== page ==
Moderator: Nicholas Groombridge. Weil, Gotshal & Manges

Speaker: Prof. John R. Thomas, Georgetown University School of Law

Panelists: Chuck Fish, Vice President & Chief Patent Counsel, Time Warner David Jones, Senior Attorney, Microsoft Corp., Redmond. Philip Johnson, Chief Patent Counsel, Johnson & Johnson

Q. Todd Dickinson, Vice President and Chief Intellectual Property Counsel, General Electric, Fairfield, CT

SESSION 4: Antitrust/Competition Law & Intellectual Property Concurrent Session

Thursday, 2:15 PM – 5:50 PM (Room _______)

2:15 – 3:15 Microsoft, the CFI, and the Aftermath in the EU and U.S.

Moderator:

Speakers Maurits Dolmans, Cleary Gottlieb Steen & Hamilton, Brussels

James Killick, White & Case, Brussels

The Microsoft Judgment and Its Implications for (Dominant) IP Holders What will be the post Microsoft judgment test for compulsory licensing in Europe and what are its implications for all dominant companies who will have difficulty in judging how to respond to a request for a license from a competitor.

Carey Ramos, Paul, Weiss, Rifkind Wharton & Garrison

Panelists: Prof. Valentine Korah, University College London (Emeritus) Christopher Stothers, Milbank Tweed Hadley & McCloy LLP, London

3:15 – 4:15Competition/Antitrust Laws and Agencies: Global Cooperation? Convergence or Divergence?

Moderator: Prof. Hugh C. Hansen, Fordham University School of Law

Speakers: Daryl Lim, research scholar, Max Planck Institute of Intellectual Property, Munich

Global Trends in Convergence and Divergence at the IP-Competition Interface

Points of convergence and divergence are demonstrated in current developments in Asia, the EU, and the US. There is both convergence and divergence. For the future what roles will rapid technological changes, new business models and new global players play in this evolving process? How can relevant parties successfully adapt to these challenges?

Panelists: Prof. Thomas Cheng, Faculty of Laws, University of Hong Kong James B. Kobak, Jr., Hughes Hubbard Prof. Christopher Leslie, New York University School of Law (visiting) Christof Swaak, Stibbe, Amsterdam John Temple Lang, Cleary Gottlieb Steen and Hamilton, Brussels

4:10 – 4:40Break

4:40 – 5:50Member States Competition Enforcement in the EU: the Role and Interaction of Member State Competition Authorities, Private actions in Member State Courts

The competition law system under Community Reg 1/2003 setting forth the rules concerning Member State competition authorities’ jurisdiction and interaction with the European Commission; subsequent IP related case law; competition authorities’ decisions and their effect on private enforcement; forum shopping.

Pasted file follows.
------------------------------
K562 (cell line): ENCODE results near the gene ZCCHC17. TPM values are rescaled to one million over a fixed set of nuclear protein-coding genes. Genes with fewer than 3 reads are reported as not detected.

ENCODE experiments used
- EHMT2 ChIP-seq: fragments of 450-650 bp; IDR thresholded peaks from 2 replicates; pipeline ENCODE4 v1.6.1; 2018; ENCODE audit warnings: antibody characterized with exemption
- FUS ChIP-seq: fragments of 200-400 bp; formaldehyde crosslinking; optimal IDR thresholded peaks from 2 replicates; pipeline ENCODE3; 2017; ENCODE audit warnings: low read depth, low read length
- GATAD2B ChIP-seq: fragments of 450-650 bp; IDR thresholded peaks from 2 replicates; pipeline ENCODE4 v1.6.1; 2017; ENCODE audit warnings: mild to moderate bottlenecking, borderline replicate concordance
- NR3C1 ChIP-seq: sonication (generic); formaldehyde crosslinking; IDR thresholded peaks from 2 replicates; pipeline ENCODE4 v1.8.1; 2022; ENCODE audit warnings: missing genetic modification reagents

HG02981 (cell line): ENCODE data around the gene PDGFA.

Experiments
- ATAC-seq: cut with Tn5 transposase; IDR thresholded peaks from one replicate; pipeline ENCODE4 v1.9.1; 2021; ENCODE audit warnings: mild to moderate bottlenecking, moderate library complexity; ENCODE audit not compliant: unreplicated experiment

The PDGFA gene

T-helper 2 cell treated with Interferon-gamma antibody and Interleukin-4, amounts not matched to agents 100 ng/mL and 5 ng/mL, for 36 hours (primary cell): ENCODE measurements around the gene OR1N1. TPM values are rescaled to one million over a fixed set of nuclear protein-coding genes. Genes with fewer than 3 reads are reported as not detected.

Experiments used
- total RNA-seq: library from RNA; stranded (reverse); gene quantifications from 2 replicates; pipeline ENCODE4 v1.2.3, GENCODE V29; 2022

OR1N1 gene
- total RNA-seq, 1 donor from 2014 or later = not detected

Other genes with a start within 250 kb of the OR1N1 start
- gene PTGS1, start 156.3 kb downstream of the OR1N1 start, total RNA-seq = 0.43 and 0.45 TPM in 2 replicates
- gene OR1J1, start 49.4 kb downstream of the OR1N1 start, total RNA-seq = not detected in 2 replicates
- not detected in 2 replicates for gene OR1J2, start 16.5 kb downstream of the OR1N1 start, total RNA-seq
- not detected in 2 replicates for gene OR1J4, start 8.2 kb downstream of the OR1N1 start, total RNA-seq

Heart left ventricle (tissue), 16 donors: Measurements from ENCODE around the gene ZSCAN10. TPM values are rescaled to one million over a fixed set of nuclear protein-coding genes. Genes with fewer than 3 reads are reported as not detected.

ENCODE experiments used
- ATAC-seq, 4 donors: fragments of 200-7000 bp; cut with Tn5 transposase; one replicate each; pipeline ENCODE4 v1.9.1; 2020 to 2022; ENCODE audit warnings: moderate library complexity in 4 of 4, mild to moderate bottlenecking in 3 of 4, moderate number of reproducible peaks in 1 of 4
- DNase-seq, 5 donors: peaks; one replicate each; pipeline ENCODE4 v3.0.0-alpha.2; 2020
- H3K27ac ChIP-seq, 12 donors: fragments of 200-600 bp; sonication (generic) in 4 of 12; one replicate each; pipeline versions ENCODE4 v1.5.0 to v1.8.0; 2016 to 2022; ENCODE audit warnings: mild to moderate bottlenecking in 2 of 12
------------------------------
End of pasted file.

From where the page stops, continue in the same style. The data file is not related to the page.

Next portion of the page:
Moderator:

Speakers: Monika Tomczak, Miller, Canfield, Paddock & Stone, Warsaw

Post modernization landscape of competition law enforcement in the EU

Following the adoption of of EU legislation (Regulation 1/2003), the regime of competition law enforcement across the European Union changed considerably. Under the decentralized system, not only the European Commission and the Community Courts apply EU Competition Law, but it is co-enforced by national competition authorities and courts. The new system can also affect disputes related to IP laws. Why was the system changed? Is the new system an improvement? By providing more choices might it produce a more effective enforcement mechanism? Or on the other hand, might disrupt settled expectations, and reduce uniformity in the law and predictability?

Prof. Jeroen Kortmann, Stibbe, Amsterdam

The Future of Private Enforcement Actions in the EU

Panelists: Maurits Dolmans, Cleary Gottlieb Steen & Hamilton, Brussels Prof. Valentine Korah, University College London (Emeritus) Others to be added

[Parallel imports and competition law, see Friday afternoon. Standards and competition law, see Thursday morning.]

6:00 – 8:00 Reception (Platt Atrium)

Friday, March 28, 2008

Friday Morning, March 27th

Three Concurrent Sessions

8:30 AM – 1:15 PM

SESSION 5: Standard Setting -- the Interplay with IP and Competition laws Concurrent Session

Friday, 8:30 AM – 9:50 AM

Standard making organizations, the benefits derived from adopted standards and their licensing; the potential competition pit-falls from the EU and US (exclusion of non-selected technologies, patent pool, unilateral licensing practices, collective boycotts etc. and the current approach of competition authorities, including a view from the Commission); do standards bodies infringe Article 81/Section 1 if they go on discussing a standard when they know that licenses of essential patents will not be granted on FRAND terms ? Can standards organizations regulate their own affairs, or is it inevitable that competition/antitrust law enforcement will get involved? Is there a kind of patent ambush if a patent owner gives one impression, before a standard is adopted, about the royalty rates it will charge on the basis of a FRAND promise, but raises the rates afterwards? What changes, if any, need to be made in standards organizations' rules to prevent antitrust issues? Review of current enforcement cases such as Nokia v. Qualcomm and Rambus. The status of open source.

Moderator: Gonzalo Ulloa, Gómez-Acebo & Pombo, Madrid

Speakers:

Maurits Dolmans, Cleary Gottlieb Steen & Hamilton, Brussels

Standards, IP and Competition: Avoiding an unFRANDly environment

Timo Ruikka, Strategy Advisor, IPR Intellectual Property, Nokia Corp.

FRAND from a Business Perspective